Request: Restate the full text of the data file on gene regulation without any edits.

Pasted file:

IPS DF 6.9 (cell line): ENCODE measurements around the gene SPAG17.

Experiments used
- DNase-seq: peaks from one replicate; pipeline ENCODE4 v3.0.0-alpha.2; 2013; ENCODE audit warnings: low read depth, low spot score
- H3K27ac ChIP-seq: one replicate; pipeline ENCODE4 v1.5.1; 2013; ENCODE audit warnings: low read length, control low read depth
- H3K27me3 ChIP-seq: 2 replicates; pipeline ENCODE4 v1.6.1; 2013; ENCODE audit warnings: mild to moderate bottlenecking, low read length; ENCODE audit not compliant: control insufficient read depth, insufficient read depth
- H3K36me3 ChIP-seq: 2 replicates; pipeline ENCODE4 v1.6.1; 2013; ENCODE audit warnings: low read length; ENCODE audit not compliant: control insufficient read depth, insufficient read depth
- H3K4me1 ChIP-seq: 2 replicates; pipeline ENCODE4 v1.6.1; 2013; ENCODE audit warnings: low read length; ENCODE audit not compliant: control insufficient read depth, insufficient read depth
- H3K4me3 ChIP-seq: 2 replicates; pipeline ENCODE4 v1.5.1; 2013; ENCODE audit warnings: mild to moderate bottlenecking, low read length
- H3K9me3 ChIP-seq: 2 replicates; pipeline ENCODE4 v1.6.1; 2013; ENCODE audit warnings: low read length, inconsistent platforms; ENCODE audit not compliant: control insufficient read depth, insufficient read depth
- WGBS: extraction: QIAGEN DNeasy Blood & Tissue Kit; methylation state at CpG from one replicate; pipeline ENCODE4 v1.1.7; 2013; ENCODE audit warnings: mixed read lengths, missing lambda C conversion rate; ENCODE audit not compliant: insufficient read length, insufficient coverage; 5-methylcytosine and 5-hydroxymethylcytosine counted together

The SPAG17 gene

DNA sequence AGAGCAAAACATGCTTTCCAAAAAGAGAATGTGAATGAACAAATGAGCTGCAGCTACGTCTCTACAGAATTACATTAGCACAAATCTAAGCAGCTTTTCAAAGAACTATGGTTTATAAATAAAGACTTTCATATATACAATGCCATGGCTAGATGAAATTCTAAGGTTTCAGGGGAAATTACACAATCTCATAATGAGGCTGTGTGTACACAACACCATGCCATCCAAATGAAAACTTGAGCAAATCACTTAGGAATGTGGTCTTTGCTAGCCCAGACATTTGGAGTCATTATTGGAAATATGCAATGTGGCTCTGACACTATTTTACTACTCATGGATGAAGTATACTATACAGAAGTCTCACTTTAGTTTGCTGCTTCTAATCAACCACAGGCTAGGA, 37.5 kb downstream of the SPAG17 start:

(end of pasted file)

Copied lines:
IPS DF 6.9 (cell line): ENCODE measurements around the gene SPAG17.

Experiments used
- DNase-seq: peaks from one replicate; pipeline ENCODE4 v3.0.0-alpha.2; 2013; ENCODE audit warnings: low read depth, low spot score
- H3K27ac ChIP-seq: one replicate; pipeline ENCODE4 v1.5.1; 2013; ENCODE audit warnings: low read length, control low read depth
- H3K27me3 ChIP-seq: 2 replicates; pipeline ENCODE4 v1.6.1; 2013; ENCODE audit warnings: mild to moderate bottlenecking, low read length; ENCODE audit not compliant: control insufficient read depth, insufficient read depth
- H3K36me3 ChIP-seq: 2 replicates; pipeline ENCODE4 v1.6.1; 2013; ENCODE audit warnings: low read length; ENCODE audit not compliant: control insufficient read depth, insufficient read depth
- H3K4me1 ChIP-seq: 2 replicates; pipeline ENCODE4 v1.6.1; 2013; ENCODE audit warnings: low read length; ENCODE audit not compliant: control insufficient read depth, insufficient read depth
- H3K4me3 ChIP-seq: 2 replicates; pipeline ENCODE4 v1.5.1; 2013; ENCODE audit warnings: mild to moderate bottlenecking, low read length
- H3K9me3 ChIP-seq: 2 replicates; pipeline ENCODE4 v1.6.1; 2013; ENCODE audit warnings: low read length, inconsistent platforms; ENCODE audit not compliant: control insufficient read depth, insufficient read depth
- WGBS: extraction: QIAGEN DNeasy Blood & Tissue Kit; methylation state at CpG from one replicate; pipeline ENCODE4 v1.1.7; 2013; ENCODE audit warnings: mixed read lengths, missing lambda C conversion rate; ENCODE audit not compliant: insufficient read length, insufficient coverage; 5-methylcytosine and 5-hydroxymethylcytosine counted together

The SPAG17 gene

DNA sequence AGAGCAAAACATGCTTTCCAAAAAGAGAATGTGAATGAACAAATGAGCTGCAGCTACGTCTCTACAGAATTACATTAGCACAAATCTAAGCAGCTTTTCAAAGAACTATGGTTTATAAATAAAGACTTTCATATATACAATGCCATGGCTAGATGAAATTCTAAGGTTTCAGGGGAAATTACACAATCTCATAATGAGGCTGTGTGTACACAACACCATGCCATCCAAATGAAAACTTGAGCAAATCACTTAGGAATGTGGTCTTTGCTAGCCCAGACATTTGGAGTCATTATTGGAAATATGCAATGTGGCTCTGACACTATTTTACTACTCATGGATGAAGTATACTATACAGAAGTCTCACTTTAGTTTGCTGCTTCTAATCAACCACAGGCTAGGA, 37.5 kb downstream of the SPAG17 start: